Keshav, Cartoonist for The Hindu
How do you read this flashpoint and behaviour of Parliamentarians across party lines?
The Parliamentarians’ target was the Ambedkar cartoon. Unfortunately, other cartoons were caught in the crossfire. The idea was to further their interests in caste and vote bank politics. It is sad that no reasoning was possible in the given circumstances.
Do you see this as an isolated incident or as another crackdown on the freedom of expression?
There is no intention to gag the press. They wanted to make a point to their target audience, their political constituencies, and they used Parliament to their maximum advantage. With the media coverage and 24×7 television, they certainly made the point effectively.
Why has our public discourse become petulant and grown intolerant over the ages?
An overexposure of politics [and politicians] in the visual media has had a tremendous impact. And the tendency of the media to sensationalise issues, has had a devastating effect.
Can you recall better times, when public figures especially politicians, were more tolerant?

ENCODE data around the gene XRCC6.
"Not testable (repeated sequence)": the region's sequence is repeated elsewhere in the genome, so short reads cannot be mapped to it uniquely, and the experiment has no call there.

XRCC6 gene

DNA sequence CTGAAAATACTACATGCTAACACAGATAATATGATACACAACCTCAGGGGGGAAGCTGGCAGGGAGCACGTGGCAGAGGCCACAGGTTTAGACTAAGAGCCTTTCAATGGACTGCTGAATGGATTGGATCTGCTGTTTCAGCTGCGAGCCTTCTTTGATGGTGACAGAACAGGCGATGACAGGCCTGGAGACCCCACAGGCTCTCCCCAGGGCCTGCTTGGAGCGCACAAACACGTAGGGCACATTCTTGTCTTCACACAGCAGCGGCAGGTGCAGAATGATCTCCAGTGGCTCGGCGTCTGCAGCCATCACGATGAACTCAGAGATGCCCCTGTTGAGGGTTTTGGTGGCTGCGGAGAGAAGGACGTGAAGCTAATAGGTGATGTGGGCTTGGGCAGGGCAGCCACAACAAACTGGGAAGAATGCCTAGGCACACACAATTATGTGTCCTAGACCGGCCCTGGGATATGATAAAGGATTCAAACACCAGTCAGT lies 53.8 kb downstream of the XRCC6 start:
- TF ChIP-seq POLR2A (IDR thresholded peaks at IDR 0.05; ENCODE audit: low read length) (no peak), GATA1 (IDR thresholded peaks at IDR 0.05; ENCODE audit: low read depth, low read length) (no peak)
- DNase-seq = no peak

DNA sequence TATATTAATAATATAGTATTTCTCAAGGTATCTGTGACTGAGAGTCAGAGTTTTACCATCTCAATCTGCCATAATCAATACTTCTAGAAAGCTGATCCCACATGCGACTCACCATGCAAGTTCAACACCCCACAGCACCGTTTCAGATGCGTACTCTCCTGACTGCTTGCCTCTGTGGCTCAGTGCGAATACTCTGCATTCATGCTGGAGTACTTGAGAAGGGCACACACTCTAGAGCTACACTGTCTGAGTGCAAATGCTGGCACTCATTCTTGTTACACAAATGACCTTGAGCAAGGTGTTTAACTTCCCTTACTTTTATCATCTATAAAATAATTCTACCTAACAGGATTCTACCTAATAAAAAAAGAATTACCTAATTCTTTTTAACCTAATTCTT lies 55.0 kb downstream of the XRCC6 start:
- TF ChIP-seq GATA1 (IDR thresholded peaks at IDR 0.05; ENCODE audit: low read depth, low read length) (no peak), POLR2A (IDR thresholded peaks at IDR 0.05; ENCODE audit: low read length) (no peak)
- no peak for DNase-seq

Until the Emergency was declared in 1975, there was no such intolerance for criticism. This is the impression which I got when speaking to veteran cartoonists like Abu, Laxman, OV Vijayan, Sudhir Dhar and Kutty. I began cartooning in the late 80s.
Are our textbooks in danger of turning into a monochromatic discourse showing leaders only as heroes?
No. There is nothing wrong with explaining things in just words. Science, and humanities texts had illustrations. That has been the way all along. In this digital age, the present generation seems to respond better to visual communication.
Is a cartoon even capable of “poisoning” schoolchildren’s minds?
Yes. Visuals can be really harmful if not used with care. A visual can stay in memory much longer and does create an indelible impression. We need to be careful, especially when translating phrases etc into visuals. And also when using religious symbols to make a point.
What is the ideal atmosphere for education? How do we leave room for question and reason?
Nowadays schools are using audio visual media, and there are social media networks which are a major influence amongst the present generation. Text books are not the only source for the children in the cities. But in rural areas, where access to information is not easy, text books really matter.
Karuna John is Associate Editor, Tehelka.com.